June 17, 2021

How to Clean Fresh Fruits and Vegetables To Protect Yourself

As we head into the summer months in the Northern hemisphere, people start eating more fresh fruits and vegetables. And unfortunately, every year there are outbreaks linked to those products, from cyclospora to E. coli.

How to Clean Fresh Fruits and Vegetables To Protect Yourself

As a matter of fact, fresh produce is one of the main ways people get sick from food poisoning, and one of the major causes of multistate food poisoning outbreaks. From Salmonella on peaches to E. coli on romaine lettuce to cyclospora on basil, these foods sicken thousands of people every year. While it’s not possible to make these foods completely safe without cooking them to 165°F, you can reduce your risk by cleaning them properly before preparation.

First, do not use soap or bleach or other disinfectants to clean fruits and vegetables. Because these items are porous, they can absorb these products and then can make you sick. According to foodsafety.gov, about 16% of respondents in a survey have used bleach or household cleaners to wash produce to reduce their risk of contracting COVID-19. Not only is there no evidence that handling or consuming food is associated with this viral infection, using those ingredients can harm your health.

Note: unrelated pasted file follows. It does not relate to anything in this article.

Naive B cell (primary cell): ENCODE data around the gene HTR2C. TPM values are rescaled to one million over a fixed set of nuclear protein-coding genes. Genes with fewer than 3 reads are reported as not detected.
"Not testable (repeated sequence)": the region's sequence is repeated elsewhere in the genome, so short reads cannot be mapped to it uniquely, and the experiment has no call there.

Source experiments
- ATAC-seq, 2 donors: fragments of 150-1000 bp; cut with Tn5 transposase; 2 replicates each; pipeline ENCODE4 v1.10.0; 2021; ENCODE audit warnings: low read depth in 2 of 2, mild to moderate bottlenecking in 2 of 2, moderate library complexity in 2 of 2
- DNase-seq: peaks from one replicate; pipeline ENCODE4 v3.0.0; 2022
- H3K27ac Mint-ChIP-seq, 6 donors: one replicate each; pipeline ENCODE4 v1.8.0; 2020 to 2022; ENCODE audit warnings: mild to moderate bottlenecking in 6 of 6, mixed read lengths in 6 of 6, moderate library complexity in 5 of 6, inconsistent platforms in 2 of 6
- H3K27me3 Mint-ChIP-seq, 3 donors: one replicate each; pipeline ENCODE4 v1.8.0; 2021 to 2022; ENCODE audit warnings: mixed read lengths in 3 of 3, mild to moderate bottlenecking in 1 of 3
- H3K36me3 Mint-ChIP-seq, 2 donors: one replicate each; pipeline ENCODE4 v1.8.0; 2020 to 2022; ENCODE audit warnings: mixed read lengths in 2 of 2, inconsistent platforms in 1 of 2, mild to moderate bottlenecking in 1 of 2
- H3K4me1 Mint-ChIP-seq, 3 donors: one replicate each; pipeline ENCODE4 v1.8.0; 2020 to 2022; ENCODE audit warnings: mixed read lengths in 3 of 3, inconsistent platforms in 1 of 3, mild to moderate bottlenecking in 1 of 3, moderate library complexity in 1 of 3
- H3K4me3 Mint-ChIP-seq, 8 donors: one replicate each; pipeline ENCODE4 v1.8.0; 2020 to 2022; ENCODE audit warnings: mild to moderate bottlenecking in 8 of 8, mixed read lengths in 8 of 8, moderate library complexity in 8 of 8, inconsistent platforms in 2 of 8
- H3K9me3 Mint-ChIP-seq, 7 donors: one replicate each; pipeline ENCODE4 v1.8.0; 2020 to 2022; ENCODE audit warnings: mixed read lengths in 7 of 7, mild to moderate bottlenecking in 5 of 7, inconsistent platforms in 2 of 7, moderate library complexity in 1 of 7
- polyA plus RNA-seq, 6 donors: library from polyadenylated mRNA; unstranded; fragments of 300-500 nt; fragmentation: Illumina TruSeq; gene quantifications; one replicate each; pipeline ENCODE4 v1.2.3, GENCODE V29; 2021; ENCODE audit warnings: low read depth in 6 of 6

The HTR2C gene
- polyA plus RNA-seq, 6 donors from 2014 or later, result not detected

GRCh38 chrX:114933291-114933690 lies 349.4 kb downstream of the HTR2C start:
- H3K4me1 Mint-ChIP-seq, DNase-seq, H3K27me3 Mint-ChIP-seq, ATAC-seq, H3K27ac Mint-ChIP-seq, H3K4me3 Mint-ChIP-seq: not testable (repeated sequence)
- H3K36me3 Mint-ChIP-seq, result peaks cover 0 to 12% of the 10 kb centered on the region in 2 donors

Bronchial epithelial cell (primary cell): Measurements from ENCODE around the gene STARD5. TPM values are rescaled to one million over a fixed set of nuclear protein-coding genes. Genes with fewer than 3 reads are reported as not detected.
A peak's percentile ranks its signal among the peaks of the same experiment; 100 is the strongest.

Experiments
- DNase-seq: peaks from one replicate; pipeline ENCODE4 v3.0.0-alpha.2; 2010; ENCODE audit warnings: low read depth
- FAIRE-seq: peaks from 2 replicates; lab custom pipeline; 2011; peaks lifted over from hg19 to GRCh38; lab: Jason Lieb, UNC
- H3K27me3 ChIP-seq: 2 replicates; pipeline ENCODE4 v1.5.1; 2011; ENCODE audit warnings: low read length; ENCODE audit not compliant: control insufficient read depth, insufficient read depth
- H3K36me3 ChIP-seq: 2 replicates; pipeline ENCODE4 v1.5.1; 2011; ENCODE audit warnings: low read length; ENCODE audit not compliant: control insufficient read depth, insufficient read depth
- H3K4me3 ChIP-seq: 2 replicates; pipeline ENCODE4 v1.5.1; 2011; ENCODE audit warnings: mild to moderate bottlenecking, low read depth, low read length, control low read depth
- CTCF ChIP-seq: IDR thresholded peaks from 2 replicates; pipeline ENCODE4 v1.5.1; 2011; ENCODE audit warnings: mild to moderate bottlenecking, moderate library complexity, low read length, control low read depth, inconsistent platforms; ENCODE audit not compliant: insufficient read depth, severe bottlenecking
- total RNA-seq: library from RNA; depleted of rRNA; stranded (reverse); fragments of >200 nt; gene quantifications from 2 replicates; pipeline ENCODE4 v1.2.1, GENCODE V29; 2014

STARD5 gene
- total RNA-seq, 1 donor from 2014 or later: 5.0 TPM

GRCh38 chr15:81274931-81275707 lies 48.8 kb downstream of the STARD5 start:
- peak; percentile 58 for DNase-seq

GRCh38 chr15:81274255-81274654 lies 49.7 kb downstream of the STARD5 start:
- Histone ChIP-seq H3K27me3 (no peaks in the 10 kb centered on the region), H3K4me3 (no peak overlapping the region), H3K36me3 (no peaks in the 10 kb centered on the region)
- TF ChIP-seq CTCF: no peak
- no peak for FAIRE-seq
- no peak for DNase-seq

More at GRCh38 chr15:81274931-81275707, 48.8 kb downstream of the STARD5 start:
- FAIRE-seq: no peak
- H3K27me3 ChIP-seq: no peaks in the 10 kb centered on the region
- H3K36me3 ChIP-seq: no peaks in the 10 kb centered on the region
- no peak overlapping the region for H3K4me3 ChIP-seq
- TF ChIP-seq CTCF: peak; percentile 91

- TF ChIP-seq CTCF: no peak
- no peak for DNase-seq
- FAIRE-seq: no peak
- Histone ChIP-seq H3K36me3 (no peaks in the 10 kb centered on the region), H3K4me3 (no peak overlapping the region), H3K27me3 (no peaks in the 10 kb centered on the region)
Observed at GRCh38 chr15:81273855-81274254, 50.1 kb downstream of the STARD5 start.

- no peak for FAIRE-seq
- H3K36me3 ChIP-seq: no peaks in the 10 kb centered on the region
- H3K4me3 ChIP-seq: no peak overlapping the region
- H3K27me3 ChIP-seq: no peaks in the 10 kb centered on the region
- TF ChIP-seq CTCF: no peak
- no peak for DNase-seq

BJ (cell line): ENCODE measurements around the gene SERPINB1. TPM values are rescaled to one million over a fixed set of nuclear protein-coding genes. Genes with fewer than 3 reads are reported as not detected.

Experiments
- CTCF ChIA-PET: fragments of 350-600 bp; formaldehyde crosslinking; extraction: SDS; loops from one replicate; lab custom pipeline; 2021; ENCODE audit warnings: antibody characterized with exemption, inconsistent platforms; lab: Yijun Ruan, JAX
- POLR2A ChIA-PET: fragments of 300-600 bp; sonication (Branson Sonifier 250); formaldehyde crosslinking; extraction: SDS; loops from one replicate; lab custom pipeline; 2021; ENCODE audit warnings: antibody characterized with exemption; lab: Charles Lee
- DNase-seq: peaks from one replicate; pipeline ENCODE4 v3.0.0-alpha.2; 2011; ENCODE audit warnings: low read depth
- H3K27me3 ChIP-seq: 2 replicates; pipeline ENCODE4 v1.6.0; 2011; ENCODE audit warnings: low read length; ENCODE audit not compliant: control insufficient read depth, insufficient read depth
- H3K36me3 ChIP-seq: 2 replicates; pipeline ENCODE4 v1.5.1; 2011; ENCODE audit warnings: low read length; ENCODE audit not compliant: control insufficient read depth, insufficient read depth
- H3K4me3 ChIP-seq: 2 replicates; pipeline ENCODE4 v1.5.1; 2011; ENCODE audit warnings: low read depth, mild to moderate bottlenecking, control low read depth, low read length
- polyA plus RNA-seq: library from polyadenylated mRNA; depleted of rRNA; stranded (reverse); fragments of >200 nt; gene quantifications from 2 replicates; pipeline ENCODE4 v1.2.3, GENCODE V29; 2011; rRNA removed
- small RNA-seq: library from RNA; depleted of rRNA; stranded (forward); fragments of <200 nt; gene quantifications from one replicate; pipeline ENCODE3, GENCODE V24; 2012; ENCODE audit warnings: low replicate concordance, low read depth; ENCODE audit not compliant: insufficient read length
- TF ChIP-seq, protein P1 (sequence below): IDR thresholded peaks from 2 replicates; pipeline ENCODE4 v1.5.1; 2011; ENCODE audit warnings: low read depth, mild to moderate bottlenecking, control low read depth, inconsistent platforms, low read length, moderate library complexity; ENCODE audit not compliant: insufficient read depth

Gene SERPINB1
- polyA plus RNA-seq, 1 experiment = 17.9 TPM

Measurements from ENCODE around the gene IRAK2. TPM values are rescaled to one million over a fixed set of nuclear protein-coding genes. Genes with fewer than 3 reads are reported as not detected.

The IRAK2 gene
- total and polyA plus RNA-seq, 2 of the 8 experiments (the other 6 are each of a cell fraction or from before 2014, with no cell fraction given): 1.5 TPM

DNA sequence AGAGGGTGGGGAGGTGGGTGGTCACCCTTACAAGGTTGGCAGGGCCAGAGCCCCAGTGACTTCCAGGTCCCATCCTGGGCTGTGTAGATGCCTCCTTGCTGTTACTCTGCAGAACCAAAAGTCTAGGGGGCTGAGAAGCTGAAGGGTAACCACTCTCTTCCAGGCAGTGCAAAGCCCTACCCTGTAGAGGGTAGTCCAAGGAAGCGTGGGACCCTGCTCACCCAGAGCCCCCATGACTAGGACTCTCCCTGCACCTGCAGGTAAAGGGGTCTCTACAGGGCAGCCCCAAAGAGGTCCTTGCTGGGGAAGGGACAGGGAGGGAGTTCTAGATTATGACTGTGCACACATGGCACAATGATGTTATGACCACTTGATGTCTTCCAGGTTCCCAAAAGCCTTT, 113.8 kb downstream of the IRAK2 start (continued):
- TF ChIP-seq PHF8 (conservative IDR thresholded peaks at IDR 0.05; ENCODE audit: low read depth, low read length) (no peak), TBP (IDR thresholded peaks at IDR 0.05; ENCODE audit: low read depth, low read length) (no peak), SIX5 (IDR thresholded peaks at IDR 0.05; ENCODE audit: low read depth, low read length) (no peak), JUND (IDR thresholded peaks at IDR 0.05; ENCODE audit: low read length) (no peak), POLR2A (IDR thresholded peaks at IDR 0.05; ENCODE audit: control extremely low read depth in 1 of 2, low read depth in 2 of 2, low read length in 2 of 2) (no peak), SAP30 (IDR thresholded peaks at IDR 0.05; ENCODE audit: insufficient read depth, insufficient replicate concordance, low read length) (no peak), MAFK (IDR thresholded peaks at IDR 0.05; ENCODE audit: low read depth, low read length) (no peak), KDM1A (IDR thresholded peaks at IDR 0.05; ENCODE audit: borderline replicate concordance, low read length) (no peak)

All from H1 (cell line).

Second, it’s important that you clean fruits and vegetables before peeling and slicing them. If you don’t do this, your knife can drag pathogens from the peel into the center of the fruit or vegetable.

To safety clean fresh fruits and vegetables, start by washing your hands. Then rinse them under cold, running tap water. You can scrub uncut firm produce such as cucumbers and melons with a clean brush. Then dry the items with a clean paper towel. It’s also important to note that salt, vinegar, pepper, lemon juice, and lime juice do not remove pathogens from produce.

On a personal note, for items like cantaloupe with a thick, webbed peel, I use a special treatment. I immerse the unpeeled item in hot, but not boiling water, for a few minutes to kill pathogens that can hide in the webbed surface. I can’t guarantee that this will destroy all pathogens, but I feel safer using this method.

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